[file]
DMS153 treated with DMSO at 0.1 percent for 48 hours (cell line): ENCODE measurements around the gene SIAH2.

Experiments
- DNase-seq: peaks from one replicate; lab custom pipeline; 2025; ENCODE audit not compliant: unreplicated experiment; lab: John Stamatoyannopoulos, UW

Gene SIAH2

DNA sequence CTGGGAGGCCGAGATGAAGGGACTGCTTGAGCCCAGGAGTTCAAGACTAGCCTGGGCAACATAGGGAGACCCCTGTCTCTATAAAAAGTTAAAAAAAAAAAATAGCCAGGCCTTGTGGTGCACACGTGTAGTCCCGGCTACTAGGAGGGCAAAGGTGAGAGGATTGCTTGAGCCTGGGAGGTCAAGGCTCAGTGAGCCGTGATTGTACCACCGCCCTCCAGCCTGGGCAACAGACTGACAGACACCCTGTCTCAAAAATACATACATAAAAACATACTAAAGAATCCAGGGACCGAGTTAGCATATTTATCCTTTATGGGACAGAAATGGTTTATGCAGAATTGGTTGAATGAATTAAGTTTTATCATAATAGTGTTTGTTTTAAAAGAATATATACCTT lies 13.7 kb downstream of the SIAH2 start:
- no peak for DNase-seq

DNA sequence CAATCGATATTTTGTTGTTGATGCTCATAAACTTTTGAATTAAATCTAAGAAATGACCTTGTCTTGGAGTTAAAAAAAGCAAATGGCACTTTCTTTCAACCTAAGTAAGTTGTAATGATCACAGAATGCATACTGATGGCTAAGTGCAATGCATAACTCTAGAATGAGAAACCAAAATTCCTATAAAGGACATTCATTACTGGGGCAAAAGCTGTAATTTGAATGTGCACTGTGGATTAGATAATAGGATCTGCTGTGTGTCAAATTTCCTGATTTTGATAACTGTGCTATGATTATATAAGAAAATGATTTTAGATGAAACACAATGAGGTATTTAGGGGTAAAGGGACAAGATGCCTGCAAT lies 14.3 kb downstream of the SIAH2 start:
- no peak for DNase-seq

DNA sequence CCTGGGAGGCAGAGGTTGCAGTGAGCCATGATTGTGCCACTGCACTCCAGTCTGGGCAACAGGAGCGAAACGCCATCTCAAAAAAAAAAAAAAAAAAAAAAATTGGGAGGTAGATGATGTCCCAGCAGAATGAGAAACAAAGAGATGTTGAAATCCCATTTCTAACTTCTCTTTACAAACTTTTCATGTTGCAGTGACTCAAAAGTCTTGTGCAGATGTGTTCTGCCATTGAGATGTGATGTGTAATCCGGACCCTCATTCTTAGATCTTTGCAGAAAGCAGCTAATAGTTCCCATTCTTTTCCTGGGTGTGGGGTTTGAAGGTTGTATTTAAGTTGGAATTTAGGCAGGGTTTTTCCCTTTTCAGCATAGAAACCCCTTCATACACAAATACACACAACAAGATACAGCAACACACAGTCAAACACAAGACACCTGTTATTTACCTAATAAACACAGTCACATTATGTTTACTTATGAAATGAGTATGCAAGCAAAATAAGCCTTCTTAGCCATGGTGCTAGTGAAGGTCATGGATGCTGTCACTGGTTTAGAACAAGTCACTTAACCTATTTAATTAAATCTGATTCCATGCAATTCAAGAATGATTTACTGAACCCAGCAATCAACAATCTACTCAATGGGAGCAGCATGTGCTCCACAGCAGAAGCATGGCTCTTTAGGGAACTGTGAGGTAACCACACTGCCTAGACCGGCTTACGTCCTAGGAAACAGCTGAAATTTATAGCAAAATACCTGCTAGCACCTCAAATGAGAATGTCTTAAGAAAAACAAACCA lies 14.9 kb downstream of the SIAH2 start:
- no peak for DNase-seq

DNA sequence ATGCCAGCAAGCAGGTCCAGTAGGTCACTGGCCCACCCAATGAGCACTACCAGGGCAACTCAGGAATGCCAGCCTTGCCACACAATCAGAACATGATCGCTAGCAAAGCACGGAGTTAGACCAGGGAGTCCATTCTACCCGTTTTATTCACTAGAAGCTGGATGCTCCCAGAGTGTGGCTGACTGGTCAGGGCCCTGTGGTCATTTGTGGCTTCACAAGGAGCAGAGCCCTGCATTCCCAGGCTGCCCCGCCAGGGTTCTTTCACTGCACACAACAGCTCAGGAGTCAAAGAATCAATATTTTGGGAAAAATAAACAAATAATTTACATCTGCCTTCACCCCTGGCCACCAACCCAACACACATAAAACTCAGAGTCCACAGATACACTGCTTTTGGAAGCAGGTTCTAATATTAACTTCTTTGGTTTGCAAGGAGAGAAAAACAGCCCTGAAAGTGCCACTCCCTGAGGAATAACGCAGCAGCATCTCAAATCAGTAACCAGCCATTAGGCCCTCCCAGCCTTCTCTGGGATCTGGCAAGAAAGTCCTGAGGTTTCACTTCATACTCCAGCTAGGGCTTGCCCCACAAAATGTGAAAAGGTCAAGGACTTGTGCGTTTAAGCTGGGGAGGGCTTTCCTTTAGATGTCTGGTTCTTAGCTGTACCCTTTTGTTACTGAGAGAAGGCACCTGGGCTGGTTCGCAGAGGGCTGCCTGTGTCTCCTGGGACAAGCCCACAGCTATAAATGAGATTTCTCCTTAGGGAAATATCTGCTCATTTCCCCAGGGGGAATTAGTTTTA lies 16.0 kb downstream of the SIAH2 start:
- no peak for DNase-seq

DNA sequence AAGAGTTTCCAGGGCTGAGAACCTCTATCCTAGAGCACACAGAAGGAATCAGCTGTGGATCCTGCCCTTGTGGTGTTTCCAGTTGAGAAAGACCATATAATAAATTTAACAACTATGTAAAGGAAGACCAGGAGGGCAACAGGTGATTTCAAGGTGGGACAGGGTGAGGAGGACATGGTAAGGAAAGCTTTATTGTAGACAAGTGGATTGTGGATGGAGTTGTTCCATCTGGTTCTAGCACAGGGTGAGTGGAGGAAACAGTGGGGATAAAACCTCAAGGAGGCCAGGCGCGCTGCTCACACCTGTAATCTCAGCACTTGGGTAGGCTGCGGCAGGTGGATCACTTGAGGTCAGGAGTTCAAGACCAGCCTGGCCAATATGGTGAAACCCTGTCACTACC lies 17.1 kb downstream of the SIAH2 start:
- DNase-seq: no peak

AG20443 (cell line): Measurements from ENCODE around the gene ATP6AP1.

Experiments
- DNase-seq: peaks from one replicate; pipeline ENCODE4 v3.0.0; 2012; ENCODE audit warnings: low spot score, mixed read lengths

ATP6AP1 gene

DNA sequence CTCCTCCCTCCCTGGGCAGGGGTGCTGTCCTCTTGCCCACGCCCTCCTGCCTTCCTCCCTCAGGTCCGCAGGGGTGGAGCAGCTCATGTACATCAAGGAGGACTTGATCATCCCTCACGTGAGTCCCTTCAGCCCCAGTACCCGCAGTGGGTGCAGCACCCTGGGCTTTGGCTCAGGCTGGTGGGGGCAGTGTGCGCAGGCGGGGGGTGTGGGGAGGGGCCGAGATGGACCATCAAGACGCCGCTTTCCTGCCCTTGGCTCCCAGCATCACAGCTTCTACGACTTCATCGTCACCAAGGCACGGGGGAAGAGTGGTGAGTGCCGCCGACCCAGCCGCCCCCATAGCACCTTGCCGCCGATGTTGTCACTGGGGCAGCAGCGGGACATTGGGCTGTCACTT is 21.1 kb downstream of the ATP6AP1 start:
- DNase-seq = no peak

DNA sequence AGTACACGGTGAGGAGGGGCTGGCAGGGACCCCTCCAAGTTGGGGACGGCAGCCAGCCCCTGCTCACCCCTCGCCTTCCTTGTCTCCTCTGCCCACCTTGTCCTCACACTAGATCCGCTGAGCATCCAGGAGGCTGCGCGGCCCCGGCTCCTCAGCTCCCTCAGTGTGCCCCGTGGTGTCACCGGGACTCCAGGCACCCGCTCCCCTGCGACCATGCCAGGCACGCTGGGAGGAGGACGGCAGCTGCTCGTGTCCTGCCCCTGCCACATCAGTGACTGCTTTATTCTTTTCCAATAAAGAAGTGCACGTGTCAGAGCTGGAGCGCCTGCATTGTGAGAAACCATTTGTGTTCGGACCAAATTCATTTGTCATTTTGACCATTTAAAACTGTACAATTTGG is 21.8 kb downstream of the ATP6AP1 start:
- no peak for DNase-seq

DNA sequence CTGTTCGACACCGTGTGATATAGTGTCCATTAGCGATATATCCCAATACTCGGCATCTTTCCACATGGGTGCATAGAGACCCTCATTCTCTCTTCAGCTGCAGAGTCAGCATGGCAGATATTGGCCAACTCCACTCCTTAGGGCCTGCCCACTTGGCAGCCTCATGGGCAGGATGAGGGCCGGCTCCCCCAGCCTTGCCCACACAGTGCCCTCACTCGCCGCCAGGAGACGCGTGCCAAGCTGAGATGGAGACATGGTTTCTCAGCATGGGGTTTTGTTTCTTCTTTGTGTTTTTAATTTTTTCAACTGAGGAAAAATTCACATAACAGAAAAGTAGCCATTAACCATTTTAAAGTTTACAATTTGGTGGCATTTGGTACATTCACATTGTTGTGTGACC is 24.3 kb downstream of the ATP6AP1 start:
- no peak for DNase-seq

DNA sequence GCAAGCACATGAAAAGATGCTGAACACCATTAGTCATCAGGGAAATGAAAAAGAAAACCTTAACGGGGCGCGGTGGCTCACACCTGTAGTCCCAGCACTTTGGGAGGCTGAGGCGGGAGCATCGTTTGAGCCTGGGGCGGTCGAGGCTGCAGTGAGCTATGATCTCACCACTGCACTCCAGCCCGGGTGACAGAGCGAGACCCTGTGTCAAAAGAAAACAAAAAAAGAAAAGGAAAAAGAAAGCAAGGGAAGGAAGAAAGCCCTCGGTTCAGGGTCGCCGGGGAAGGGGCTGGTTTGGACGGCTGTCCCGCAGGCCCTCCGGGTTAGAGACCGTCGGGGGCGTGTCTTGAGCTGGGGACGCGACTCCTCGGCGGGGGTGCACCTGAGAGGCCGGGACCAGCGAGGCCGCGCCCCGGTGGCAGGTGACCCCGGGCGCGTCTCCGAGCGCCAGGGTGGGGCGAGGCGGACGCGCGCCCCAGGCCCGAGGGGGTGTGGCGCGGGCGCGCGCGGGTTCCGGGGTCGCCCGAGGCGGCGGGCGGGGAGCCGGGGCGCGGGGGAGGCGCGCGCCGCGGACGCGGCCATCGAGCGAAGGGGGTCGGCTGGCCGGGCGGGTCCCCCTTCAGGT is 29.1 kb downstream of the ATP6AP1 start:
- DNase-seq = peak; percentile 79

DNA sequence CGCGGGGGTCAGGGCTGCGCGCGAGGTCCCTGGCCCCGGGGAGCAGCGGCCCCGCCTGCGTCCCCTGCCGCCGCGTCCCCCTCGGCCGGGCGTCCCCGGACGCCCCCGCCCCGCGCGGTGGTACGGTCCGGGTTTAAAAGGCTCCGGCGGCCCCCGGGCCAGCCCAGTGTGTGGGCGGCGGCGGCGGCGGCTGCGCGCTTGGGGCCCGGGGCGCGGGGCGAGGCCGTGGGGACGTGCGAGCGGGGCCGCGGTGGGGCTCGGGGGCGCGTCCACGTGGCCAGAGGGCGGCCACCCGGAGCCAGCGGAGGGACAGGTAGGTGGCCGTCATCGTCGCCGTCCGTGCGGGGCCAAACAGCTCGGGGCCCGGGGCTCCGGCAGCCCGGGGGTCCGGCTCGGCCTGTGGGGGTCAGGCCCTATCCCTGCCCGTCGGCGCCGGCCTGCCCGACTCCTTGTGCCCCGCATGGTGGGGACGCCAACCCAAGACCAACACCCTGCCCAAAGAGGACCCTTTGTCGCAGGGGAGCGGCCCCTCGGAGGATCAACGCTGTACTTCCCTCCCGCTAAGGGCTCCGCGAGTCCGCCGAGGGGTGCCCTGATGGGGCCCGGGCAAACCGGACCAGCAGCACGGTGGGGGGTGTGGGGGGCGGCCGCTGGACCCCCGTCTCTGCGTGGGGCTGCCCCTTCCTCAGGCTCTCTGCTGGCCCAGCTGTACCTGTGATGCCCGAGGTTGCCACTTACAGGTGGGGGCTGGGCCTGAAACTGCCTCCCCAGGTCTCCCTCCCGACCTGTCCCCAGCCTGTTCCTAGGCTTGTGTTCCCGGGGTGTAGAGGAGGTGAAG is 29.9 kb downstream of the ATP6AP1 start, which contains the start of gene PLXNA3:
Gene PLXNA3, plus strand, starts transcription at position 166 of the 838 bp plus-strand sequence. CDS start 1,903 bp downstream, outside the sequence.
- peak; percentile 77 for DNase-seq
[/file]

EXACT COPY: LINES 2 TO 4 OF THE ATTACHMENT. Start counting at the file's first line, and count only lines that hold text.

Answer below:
Experiments
- DNase-seq: peaks from one replicate; lab custom pipeline; 2025; ENCODE audit not compliant: unreplicated experiment; lab: John Stamatoyannopoulos, UW

Gene SIAH2